It Doesn't Have To Be Right…

… it just has to sound plausible

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Best SF Films

Last week, the American Film Institute released several new lists of top 10 films, including one for science fiction. And on his blog on AMC, the always entertaining John Scalzi commented on the list, pointing out that the most recent film on it was released in 1991. So he decided to create a list of Top Ten SF Films Released since 1991, and asked people for suggestions. Here’s my list (in order of year of release)…

1. Delicatessen, dir. Jean-Pierre Jeunet & Marc Caro (1991) – it’s hard to imagine how a post-apocalyptic black comedy featuring cannibalism could be, well, funny. But this film certainly manages it. The inhabitants of an apartment block in a Paris after some unspecified disaster regularly invite new tenants to take empty flats… so they can kill and eat them. Ex-circus performer Dominique Pinon is the latest such victim… but he manages to evade his fate.

2. Until the End of the World, dir. Wim Wenders (1991) – when I first saw this back in 1992, I thought the 1999 it depicted was the most plausible I’d seen on film. Having watched it recently, I can see why I thought so and why it wasn’t so prophetic after all. Wenders has said he intended Until the End of the World to be the “ultimate road movie”, and that it is for much of its length. I blogged about it here. I still want to see the 4 hour 40 minute version, though.

3. Abre los Ojos, dir. Alejandro Amenábar (1997) – César, a wealthy playboy, is hideously disfigured in a car crash caused by a jealous ex-girlfriend. But doctors use a new surgical technique on his face, and he regains his former good looks. And the love of his life. Except everything seems a little different and not quite right… An unsettling film. It was remade by Cameron Crowe as Vanilla Sky, starring Tom Cruise. Beware of expensive Hollywood imitations; go for the original.

4. The Fifth Element, dir. Luc Besson (1997) – okay, this is a supremely silly film. Which is where much of its charm lies. A vividly technicolour space opera, it owes more to French sf comics such as Métal Hurlant than it does to Star Wars. This, of course, is actually a good thing. On the other hand, thinking too hard about The Fifth Element is probably not a good thing – although, to be fair, it holds up better in that department than Star Wars does.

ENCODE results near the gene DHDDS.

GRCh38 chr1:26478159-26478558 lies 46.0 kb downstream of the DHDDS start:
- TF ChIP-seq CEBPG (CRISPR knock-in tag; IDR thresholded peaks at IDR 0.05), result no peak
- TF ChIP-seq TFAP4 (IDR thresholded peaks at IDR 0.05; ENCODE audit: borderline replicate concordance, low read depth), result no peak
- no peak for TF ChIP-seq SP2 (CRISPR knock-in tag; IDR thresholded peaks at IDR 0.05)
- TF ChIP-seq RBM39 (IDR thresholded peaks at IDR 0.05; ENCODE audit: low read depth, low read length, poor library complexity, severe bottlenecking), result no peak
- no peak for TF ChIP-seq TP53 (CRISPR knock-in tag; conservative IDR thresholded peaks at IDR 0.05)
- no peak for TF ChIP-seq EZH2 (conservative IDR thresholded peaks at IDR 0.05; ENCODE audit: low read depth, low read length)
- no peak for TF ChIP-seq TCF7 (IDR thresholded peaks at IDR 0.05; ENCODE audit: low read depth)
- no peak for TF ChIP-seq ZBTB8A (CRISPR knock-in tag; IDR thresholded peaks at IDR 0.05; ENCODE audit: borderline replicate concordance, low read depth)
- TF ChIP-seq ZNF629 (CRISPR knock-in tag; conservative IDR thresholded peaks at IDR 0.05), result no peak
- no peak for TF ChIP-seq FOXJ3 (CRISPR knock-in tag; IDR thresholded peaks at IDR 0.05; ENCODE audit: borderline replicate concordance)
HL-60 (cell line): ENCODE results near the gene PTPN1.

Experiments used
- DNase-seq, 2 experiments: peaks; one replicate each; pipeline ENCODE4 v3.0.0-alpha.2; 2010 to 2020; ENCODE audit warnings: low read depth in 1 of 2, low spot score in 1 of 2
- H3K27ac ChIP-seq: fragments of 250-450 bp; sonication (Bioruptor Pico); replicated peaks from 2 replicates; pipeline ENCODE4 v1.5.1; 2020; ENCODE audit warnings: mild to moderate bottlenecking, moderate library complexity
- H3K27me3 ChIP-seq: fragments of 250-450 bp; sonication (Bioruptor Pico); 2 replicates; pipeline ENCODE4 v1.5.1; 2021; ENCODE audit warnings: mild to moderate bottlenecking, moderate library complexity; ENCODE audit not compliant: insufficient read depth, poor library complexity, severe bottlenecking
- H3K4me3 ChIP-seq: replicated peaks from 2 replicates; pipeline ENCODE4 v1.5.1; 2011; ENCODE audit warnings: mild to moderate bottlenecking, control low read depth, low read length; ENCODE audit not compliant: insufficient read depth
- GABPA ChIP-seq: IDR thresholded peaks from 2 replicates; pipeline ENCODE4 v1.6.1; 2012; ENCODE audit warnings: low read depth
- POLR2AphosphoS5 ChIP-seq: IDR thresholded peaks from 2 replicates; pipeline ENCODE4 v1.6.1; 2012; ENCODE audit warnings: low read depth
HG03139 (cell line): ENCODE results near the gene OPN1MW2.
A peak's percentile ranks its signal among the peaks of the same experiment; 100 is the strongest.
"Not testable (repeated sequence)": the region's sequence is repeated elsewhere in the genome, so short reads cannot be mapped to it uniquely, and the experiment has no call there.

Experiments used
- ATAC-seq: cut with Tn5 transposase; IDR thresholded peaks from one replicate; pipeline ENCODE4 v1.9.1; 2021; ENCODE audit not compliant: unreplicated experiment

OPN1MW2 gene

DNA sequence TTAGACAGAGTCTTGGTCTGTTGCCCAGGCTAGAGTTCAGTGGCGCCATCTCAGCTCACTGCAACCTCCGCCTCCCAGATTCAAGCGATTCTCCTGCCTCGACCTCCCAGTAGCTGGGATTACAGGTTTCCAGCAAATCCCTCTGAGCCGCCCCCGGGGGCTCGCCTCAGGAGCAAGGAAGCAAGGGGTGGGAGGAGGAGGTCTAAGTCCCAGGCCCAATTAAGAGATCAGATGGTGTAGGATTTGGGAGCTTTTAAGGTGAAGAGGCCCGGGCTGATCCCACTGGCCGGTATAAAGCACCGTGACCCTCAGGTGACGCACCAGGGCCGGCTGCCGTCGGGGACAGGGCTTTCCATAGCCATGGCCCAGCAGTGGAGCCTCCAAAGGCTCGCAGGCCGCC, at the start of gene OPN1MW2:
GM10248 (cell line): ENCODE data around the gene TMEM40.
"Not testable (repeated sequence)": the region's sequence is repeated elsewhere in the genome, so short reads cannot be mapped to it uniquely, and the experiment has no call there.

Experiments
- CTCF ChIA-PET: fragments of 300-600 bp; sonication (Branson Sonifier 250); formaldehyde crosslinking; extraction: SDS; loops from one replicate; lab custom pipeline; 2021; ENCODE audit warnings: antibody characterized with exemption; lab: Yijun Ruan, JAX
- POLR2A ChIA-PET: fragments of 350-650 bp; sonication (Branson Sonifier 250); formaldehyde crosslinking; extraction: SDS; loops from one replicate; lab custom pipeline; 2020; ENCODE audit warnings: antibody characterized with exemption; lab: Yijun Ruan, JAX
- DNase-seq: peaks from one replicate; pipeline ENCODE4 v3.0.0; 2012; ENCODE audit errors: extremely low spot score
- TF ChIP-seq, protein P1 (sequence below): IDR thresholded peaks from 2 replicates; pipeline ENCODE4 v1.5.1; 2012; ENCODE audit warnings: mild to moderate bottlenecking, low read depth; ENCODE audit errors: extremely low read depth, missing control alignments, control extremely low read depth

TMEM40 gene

5. Starship Troopers, dir. Paul Verhoeven (1997) – the book is a thinly-disguised fascist political tract, so the only way to make a film of it would be as a satire. And that’s just what Verhoeven did. Perhaps it turns into a bit of a mindless bug hunt towards the end, but it skewers its satirical targets entertainingly – the adverts exhorting young people to sign up for the Mobile Infantry to kill bugs are a hoot.

6. Dark City, dir. Alex Proyas (1998) – a man wakes up in a bathtub, with no memory, and there’s a dead body in the other room. And the city outside is a dark and claustrophobic place which, bizarrely, changes each and every night. Despite initially appearing to be noir, Proyas piles on sufficient strangeness until the film can only be science fiction. It ends entirely appropriately.

7. Donnie Darko, dir. Richard Kelly (2001) – a troubled teenager survives a jet engine crashing onto his bedroom when a giant rabbit calls him outside and tells him the world will end in 28 days 6 hours 42 minutes and 12 seconds. The rabbit subsequently urges him to commit various acts of violence and vandalism. This is one of those films whose plot only becomes clear as the film progresses. But it all makes a clever kind of sense in the end.

8. Avalon, dir. Mamoru Oshii (2003) – better known for animé, Oshii made this live-action film in, of all places, Poland. In Polish. With a Polish cast. It opens in a VR war game, and the special effects are jaw-dropping. The plot – a hunt for a “hidden level” in the game – is not as eye-opening as the visuals, but neither is it some dumb First Person Shooter.

9. Primer, dir. Shane Carruthers (2004) – this starts off relatively straightforward: a pair of geeks inadvertently invent a time machine. But each time they go back in time, they’re co-existing with their earlier selves… and if they go back from that point… Two-thirds of the way into the film and there are several pairs wandering around, and several narrative threads following their exploits. A very clever film, and not a little mind-bending.